S.K. Ghose, J.
1. The petitioner in this rule is the landlord of a holding which is alleged by him to be an occupancy raiyati holding. The case made by him is that the opposite party 2 and his co-sharers hold an occupancy raiyati holding at a rent of Rs. 5 per annum. The opposite party 2 sold his share of the holding to the opposite party 1 by a registered Kobala dated 18th Baisakh 1340 B.S. In this Kobala the tenancy was described as a 'Raiyati Kaimi Mukarari Jama' and according to the petitioner the term Mukarari' was wrongly used. He filed an application under Section 26-J, Ben. Ten. Act, for recovery of the proper landlord's fee, the fee having been already paid under Section 18 of the Act. The learned Munsif held that the tenancy of Rs. 5, of which a portion was sold by opposite party 2 was governed by the Transfer of Property Act and not by the Bengal Tenancy Act.
2. In this rule it is contended that the learned Munsif overlooked the provisions of Section 182, Ben. Ten. Act, and that he did not determine the main question, namely, whether the tenancy was 'Mukarari' as alleged by the opposite party or 'occupancy' as alleged by the petitioner. In the Settlement record the holding in question is described as 'Dakhalkar Basat' although the petitioner's interest is described as 'Ganti.' The learned Munsif took this to mean that the holding was not a holding under the Bengal Tenancy Act. On the other hand, certain Khatians, vide Ex. 4 series, have been filed to show that the tenant in question was possessing other lands in the village as settled raiyat. It is therefore contended that the learned Munsif should have held under Section 182, Ben. Ten. Act, that the tenant is a raiyat under the provisions of the Act with regard to the holding in question.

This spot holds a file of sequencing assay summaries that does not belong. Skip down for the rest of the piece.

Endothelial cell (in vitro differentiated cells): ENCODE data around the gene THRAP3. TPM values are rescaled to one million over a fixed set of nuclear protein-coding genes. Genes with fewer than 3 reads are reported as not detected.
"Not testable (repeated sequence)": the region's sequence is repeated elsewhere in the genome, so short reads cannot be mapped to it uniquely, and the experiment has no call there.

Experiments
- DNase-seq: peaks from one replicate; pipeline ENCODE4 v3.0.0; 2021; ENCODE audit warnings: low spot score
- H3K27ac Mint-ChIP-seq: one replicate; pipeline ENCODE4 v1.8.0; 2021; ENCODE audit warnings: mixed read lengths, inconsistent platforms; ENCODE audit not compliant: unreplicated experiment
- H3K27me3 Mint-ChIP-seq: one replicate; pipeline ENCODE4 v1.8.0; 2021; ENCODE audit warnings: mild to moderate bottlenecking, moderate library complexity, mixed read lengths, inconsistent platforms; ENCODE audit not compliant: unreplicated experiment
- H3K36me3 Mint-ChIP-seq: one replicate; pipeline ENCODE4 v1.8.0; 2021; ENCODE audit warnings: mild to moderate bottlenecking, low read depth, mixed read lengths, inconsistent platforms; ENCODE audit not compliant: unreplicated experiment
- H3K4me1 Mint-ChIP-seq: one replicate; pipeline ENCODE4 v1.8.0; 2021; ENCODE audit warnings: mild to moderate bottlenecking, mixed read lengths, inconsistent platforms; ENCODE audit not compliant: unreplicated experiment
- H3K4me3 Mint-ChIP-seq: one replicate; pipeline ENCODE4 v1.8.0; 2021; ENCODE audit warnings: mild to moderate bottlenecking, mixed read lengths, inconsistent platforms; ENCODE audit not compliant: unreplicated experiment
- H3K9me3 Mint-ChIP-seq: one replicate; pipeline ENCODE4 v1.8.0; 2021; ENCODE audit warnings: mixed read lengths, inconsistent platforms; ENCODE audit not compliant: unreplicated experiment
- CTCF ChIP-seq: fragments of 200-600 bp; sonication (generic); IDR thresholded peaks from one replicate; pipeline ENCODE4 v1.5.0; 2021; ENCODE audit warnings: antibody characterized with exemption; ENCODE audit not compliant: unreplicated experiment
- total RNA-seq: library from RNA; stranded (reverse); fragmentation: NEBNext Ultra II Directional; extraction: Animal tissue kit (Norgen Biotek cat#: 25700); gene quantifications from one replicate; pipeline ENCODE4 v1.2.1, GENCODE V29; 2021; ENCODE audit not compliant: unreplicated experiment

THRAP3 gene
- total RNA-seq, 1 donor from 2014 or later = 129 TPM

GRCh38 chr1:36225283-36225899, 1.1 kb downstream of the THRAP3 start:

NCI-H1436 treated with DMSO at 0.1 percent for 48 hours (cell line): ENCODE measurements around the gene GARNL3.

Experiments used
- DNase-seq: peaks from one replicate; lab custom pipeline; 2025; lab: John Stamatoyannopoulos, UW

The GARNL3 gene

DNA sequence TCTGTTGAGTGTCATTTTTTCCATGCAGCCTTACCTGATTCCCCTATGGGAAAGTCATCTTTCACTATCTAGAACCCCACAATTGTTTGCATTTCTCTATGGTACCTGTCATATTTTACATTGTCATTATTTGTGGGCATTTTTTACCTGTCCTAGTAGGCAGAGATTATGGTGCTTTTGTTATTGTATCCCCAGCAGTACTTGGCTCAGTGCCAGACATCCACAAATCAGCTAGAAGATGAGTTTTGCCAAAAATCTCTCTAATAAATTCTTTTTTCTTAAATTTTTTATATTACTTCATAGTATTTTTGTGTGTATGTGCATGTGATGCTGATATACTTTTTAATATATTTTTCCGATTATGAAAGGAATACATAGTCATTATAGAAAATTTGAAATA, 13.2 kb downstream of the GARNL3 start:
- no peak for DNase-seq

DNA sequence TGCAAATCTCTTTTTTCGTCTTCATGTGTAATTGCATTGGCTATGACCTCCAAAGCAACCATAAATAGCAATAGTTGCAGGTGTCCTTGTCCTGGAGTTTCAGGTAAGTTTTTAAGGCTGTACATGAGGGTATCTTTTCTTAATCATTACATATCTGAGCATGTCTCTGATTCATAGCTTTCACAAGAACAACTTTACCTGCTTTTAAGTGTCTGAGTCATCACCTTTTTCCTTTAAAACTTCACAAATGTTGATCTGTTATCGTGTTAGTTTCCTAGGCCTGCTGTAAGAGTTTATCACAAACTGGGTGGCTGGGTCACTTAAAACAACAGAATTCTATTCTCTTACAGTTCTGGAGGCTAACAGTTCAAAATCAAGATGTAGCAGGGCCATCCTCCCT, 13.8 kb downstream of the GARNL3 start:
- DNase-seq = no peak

3. On behalf of the opposite party, stress is laid on the finding of the Munsif that the origin of the tenancy is known. It is pointed out that the petitioner deposed that the tenancy was created some fifty years ago which would be about 1883 at which time the Transfer of Property Act, and not the Bengal Tenancy Act, was in operation. But this is quite besides the mark in view of the plain terms of Section 182. According to that section, when a raiyat holds his homestead otherwise than as part of his holding, two things follow: (1) His status in respect of his homestead shall be that of a raiyat or an under-raiyat according to the status of the landlord, and (2) the incidents of his tenancy shall be governed by the Bengal Tenancy Act. In Raj Kumar Mandal v. Shib Chandra Mandal 1932 Cal 857, the second point was not in issue because no question was raised whether the tenancy was governed by the Bengal Tenancy Act or by the Transfer of Property Act. In the present case there is no doubt that the tenant is a raiyat holding his homestead otherwise than as part of his holding and that his landlord is a tenure-holder. That being so, with regard to the homestead the tenant becomes a raiyat under the Bengal Tenancy Act, The only question remains whether he is a mokarari raiyat. On this point there has been no investigation. I must therefore reverse the order of the learned Munsif and remand the case to the lower Court for determination of the question as to whether the tenant has the status of a mokarari raiyat. On determining this question the learned Munsif will proceed to decide the case finally. The rule is made absolute. There will be no order as to costs.